I grow vegetables to feed us, make natural ingredient creams, lotion and shampoo, cook all meals from scratch and detest E numbers. I live in the beautiful South Island of New Zealand

Posts tagged ‘Pickles’

Homemade Mustard Pickles

I am having a really good harvest of zucchini this year and have been looking for ways to use them all up.

I have just learnt from Joan, my very good friend in Canada, that she grates it and freezes it for use in her chocolate zucchini loaf and soups and stews. I have never tried freezing it as I heard it collapsed, as it would so if frozen whole. But I am poised with grater in hand, watching for the next flush of zucchini.

Last week, I made up a huge batch of mustard pickle. Alas I didn’t take enough photos, but once I remembered, I did get a few. I use what ever veges I have on hand and too excess. It’s pretty simple to do. I used zucchini, cauliflower, peppers, onion and beans.

Homemade Mustard Pickle

Day 1)

Make up a brine as follows.

Dissolve 1 cup of salt in 2.2l (4 pts) hot water.

Cut a total of 12 cups of vegetables. we like ours cut fairly fine, but some people like it chunky.


I used 4 cups sliced zucchini, 3 cups cauliflower, 2 cup pepper, 1 cup beans, 1 cup onion. Put veges into a large bowl or pot and add the brine and leave to soak for 12-24 hours.


Day 2)

Drain the brine mixture out and rinse the vegetables well and put into a large pot. P1010545


Measure out 2.2l (2 quarts) vinegar. (i used malt)

Reserve 1 1/2 cups for flour mix below and put remainder into the vege mix and bring to a slow boil.


1 cup flour

4 Tbsp mustard powder or powder seed mix

1 1/2 Tbsp tumeric

1/2 tsp cayenne pepper

with the reserved vinegar and mix together to a smooth paste.

Once the veges are boiling, carefully stir in the flour mix and stir until it begins to boil again.

Remove from the heat and carefully fill clean, hot, sterile jars to 6mm from the top. Wipe around the rim with a clean damp cloth and seal with lids. Set aside to cool and they will pop to show they have sealed. This filled 16 recycled jars ranging from 250 to 680 ml jars, and all sealed.


Once cooled, wash the jars, dry and label including date.

Because the jars are hot and vinegar is used in the cooking,and the veges are cooked slightly, there is no need to do any further canning process. I try to keep the pickle a year before it is used, but a minimum of 23 months is recommended. It really does get better with age. I never made any last year due to moving house and I have hated buying preservative filled pickles.

The trick now will be to let them mature before sampling. 










Pickled Cucumbers Recipe

It’s Autumn here in New Zealand and I am harvesting my garden produce for storage. The last week has been mostly sunless and I am worried that my late veges may not ripen.

My tomatoes had to be grown outside after a very, very strong nor’wester tore my greenhouse off its frame and did irreparable damage. I manage to save most of my plants but many were too young to survive without cover. The ones planted outside are finally starting to ripen, although I might need to make a lot of green tomato preserves if we get an early frost.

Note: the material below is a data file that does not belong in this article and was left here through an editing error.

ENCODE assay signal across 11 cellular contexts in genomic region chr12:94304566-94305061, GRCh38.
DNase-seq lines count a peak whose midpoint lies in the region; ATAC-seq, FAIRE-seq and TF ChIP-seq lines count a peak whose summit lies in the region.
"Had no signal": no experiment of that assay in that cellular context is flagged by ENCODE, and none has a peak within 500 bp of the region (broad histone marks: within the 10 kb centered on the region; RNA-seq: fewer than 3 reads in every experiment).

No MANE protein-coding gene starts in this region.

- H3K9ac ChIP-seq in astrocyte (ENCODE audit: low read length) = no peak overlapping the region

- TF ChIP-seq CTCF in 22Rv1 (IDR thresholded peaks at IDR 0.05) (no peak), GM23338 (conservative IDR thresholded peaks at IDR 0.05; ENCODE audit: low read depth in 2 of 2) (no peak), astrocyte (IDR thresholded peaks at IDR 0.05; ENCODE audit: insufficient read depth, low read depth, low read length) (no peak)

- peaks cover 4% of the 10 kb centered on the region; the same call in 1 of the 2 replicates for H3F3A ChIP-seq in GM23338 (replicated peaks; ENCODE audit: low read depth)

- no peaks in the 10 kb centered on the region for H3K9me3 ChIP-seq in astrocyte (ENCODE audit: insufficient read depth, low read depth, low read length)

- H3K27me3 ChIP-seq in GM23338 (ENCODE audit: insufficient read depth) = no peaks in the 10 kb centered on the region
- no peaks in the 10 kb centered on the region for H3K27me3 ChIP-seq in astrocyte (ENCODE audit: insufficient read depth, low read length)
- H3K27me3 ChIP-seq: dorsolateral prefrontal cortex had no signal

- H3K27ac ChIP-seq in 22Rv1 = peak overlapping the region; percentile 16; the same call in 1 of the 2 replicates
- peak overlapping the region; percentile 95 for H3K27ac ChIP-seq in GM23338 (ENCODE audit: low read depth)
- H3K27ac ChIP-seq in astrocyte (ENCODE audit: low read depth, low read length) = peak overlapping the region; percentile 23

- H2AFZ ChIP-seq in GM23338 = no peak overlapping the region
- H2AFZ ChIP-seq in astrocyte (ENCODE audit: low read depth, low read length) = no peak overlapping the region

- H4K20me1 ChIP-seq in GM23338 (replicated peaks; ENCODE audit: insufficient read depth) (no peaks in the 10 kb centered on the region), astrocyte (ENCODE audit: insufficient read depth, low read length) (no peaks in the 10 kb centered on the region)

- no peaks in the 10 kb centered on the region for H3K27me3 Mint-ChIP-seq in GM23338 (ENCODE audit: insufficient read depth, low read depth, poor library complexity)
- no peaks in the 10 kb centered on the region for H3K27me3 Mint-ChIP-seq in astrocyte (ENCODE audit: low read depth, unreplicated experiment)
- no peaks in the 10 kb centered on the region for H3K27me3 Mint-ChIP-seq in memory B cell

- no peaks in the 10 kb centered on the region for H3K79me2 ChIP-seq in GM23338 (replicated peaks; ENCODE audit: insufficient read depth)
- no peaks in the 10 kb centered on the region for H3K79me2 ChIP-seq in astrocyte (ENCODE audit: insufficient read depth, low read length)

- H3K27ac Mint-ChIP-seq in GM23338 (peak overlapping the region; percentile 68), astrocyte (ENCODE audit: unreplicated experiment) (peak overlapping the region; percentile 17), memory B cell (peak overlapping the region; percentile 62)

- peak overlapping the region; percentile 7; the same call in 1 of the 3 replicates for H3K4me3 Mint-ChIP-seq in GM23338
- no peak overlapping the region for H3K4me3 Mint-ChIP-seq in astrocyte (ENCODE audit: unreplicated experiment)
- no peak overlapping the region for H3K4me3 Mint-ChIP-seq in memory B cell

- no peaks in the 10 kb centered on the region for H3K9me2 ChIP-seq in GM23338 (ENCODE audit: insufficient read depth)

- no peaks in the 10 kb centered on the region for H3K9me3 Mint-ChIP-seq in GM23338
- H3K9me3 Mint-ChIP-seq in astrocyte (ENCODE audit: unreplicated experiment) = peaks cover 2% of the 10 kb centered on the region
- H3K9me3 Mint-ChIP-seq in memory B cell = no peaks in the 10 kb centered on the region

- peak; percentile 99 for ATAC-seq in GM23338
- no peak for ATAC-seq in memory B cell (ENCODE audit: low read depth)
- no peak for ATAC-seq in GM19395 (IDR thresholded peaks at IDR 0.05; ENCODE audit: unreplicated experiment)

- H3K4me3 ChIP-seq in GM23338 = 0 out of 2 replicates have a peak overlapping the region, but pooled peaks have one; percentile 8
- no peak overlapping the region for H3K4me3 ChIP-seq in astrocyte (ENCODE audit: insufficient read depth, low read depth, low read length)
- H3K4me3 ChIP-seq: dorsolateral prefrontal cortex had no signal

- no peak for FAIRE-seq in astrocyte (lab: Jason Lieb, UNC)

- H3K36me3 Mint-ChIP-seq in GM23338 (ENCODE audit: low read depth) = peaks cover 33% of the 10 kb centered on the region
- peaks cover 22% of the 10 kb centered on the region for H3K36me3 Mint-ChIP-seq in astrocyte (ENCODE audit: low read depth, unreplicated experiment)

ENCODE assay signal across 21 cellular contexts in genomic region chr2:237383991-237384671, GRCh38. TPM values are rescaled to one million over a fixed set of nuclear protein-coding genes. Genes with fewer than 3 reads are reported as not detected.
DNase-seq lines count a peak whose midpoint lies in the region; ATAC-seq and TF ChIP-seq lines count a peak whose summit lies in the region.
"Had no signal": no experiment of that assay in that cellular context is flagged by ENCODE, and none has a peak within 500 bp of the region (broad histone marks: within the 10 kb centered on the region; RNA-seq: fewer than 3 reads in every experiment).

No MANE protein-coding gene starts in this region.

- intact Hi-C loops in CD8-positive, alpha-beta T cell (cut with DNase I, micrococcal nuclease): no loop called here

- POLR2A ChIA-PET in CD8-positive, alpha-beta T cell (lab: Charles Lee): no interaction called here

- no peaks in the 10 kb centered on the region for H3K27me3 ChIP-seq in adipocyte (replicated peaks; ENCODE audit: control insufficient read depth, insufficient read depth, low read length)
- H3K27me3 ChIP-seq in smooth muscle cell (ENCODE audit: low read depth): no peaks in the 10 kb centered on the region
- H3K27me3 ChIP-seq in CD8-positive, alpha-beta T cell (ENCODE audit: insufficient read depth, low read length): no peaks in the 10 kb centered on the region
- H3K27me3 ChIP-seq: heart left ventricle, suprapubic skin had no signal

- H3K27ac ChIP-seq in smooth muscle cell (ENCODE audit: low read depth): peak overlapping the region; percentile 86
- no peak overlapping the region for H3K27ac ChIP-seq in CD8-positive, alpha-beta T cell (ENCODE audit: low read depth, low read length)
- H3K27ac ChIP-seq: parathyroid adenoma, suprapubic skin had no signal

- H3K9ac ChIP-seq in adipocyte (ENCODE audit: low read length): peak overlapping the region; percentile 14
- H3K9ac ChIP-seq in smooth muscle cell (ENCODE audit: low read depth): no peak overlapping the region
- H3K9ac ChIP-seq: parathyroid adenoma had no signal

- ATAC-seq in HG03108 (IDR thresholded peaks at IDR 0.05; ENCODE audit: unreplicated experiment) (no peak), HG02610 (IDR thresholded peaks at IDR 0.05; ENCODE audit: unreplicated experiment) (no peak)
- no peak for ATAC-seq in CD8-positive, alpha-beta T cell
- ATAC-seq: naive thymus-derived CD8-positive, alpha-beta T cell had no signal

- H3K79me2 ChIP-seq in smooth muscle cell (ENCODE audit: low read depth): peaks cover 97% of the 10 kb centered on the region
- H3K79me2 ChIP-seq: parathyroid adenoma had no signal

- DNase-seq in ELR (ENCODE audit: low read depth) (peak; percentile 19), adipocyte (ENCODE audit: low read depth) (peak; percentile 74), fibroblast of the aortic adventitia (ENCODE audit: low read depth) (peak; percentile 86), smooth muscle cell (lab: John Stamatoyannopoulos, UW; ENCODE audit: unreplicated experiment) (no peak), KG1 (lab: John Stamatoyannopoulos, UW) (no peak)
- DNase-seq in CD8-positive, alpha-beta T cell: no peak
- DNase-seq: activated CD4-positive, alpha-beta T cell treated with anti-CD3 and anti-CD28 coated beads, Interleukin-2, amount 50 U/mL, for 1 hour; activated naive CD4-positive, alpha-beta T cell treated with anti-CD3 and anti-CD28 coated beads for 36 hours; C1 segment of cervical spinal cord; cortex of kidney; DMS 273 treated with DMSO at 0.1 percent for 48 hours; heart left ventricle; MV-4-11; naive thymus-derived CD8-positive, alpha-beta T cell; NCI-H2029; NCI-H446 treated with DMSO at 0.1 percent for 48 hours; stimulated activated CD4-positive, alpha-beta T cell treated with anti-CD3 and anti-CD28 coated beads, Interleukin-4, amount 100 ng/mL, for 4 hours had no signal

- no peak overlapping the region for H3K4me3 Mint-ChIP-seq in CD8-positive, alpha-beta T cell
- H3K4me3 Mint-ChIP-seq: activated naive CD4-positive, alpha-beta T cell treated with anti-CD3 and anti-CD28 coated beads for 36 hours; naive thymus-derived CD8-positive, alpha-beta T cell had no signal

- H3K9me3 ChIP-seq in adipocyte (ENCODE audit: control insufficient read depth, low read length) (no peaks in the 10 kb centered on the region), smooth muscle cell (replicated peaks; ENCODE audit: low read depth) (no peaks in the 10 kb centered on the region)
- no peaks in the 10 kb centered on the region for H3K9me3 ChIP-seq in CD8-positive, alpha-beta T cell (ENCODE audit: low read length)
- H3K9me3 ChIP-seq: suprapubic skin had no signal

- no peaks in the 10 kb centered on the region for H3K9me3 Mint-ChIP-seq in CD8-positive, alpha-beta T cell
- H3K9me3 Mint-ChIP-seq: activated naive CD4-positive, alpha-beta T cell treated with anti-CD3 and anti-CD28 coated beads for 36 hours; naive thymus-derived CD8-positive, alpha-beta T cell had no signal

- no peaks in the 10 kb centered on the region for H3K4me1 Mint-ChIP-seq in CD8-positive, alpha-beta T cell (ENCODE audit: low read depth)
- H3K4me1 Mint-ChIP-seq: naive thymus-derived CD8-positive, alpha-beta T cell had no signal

My Cucumber/gherkins have been slow maturing, but when I get a half-dozen or so, I am bottling them. Instead of doing this lot whole, I decided to slice them and add peppers and onions and pickle them.

Here is how I did them. 050


Homemade Cucumber Pickles 

6 small pickling cucumbers or gherkins ( 500 gms)

1 1/2 Tbsp kosher or un-iodised salt

1 onion

1 large pepper

1 cup white sugar

1 cup cider vinegar

1/2 cup white vinegar

1/4 cup brown sugar – well packed

1 1/2 tsp mustard seeds*

1/2 tsp celery seeds*

1/8 tsp turmeric powder*

3 clean sterilized hot jars and lids (I keep mine in a warm oven or hot water in the sink).

* Best place to buy these is Bin Inn.



Thinly slice the lengthwise (I did lengthwise)  using a sharp knife or mandolin. Transfer into a largish bowl and layer with salt and mix by hand. Put a cover over the bowl and refrigerate for 1-2 hrs.

Slice onion and pepper thinly, cover and put aside.

Rinse the cucumbers well, under running water and drain well. Tip onto a clean cloth or layers of paper towels and pat to dry. Add onion and pepper


Mix the sugars, vinegar’s, seeds and turmeric in a pot and bring to the boil.


Carefully spoon the vegetables into the boiling vinegar mix and bring back to the boil and cook for 2 mins.

Using a slotted spoon, lift the veges out of the vinegar into a bowl and leave vinegar’s to simmer.

Using tongs, carefully fill the jars with veges. I tried to get a good mix of each in each jar.

Carefully pour the hot vinegar mix into a jug and pour into the jars. Using a knife or spoon handle release any trapped air then fill jar until it is overflowing the top. Screw on the hot lid and tighten. Repeat for other jars. Wipe down jars and leave to cool.


This method does not need to go thru a canning process, because of the vinegar and the cooking I give the veges in the vinegar mix means they are boiling  hot when put into the jars. They retain their crispness and crunch this way, but are safe to keep. I wash the jars when they have cooled and popped and label them and pop them in a cupboard and try to resist the temptation to open a jar too soon. These are best left a few month to mature – if you can, but they can be used immediately if you can not wait.

It is a simple process and easy to do in small amounts. The next batch I make might have some dwarf beans or runner beans in it too. I just use what veges I have on hand but make sure the cucumbers are the predominant ingredient. It’s a shame my yellow beetroot won’t be ready for a few months because I reckon it would be good cooked and sliced thinly and added to this as well.

I serve the pickle with cold meats, or in sandwiches with cheese.  Yum, no Mari, you must not open a jar yet. Sigh.